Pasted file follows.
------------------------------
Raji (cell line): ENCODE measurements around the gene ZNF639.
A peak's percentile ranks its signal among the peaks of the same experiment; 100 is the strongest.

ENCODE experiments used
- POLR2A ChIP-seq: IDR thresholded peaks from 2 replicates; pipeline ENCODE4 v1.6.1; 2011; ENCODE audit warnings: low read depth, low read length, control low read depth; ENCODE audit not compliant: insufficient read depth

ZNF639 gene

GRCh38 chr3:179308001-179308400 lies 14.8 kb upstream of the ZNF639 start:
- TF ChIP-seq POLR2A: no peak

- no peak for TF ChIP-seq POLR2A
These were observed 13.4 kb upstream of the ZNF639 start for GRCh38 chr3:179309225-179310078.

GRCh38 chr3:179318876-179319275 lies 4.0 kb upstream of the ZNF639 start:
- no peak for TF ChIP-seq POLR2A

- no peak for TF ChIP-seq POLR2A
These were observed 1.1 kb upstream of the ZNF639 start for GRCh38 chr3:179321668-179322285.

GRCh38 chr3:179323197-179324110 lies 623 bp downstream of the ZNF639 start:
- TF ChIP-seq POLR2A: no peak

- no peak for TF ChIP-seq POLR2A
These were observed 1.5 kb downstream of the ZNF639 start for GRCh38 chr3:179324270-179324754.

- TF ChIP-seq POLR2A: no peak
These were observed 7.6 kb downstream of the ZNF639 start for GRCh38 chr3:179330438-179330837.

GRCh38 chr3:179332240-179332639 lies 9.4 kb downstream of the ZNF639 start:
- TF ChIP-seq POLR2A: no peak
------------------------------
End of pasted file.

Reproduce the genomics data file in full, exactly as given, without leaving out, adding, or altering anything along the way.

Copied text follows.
Raji (cell line): ENCODE measurements around the gene ZNF639.
A peak's percentile ranks its signal among the peaks of the same experiment; 100 is the strongest.

ENCODE experiments used
- POLR2A ChIP-seq: IDR thresholded peaks from 2 replicates; pipeline ENCODE4 v1.6.1; 2011; ENCODE audit warnings: low read depth, low read length, control low read depth; ENCODE audit not compliant: insufficient read depth

ZNF639 gene

GRCh38 chr3:179308001-179308400 lies 14.8 kb upstream of the ZNF639 start:
- TF ChIP-seq POLR2A: no peak

- no peak for TF ChIP-seq POLR2A
These were observed 13.4 kb upstream of the ZNF639 start for GRCh38 chr3:179309225-179310078.

GRCh38 chr3:179318876-179319275 lies 4.0 kb upstream of the ZNF639 start:
- no peak for TF ChIP-seq POLR2A

- no peak for TF ChIP-seq POLR2A
These were observed 1.1 kb upstream of the ZNF639 start for GRCh38 chr3:179321668-179322285.

GRCh38 chr3:179323197-179324110 lies 623 bp downstream of the ZNF639 start:
- TF ChIP-seq POLR2A: no peak

- no peak for TF ChIP-seq POLR2A
These were observed 1.5 kb downstream of the ZNF639 start for GRCh38 chr3:179324270-179324754.

- TF ChIP-seq POLR2A: no peak
These were observed 7.6 kb downstream of the ZNF639 start for GRCh38 chr3:179330438-179330837.

GRCh38 chr3:179332240-179332639 lies 9.4 kb downstream of the ZNF639 start:
- TF ChIP-seq POLR2A: no peak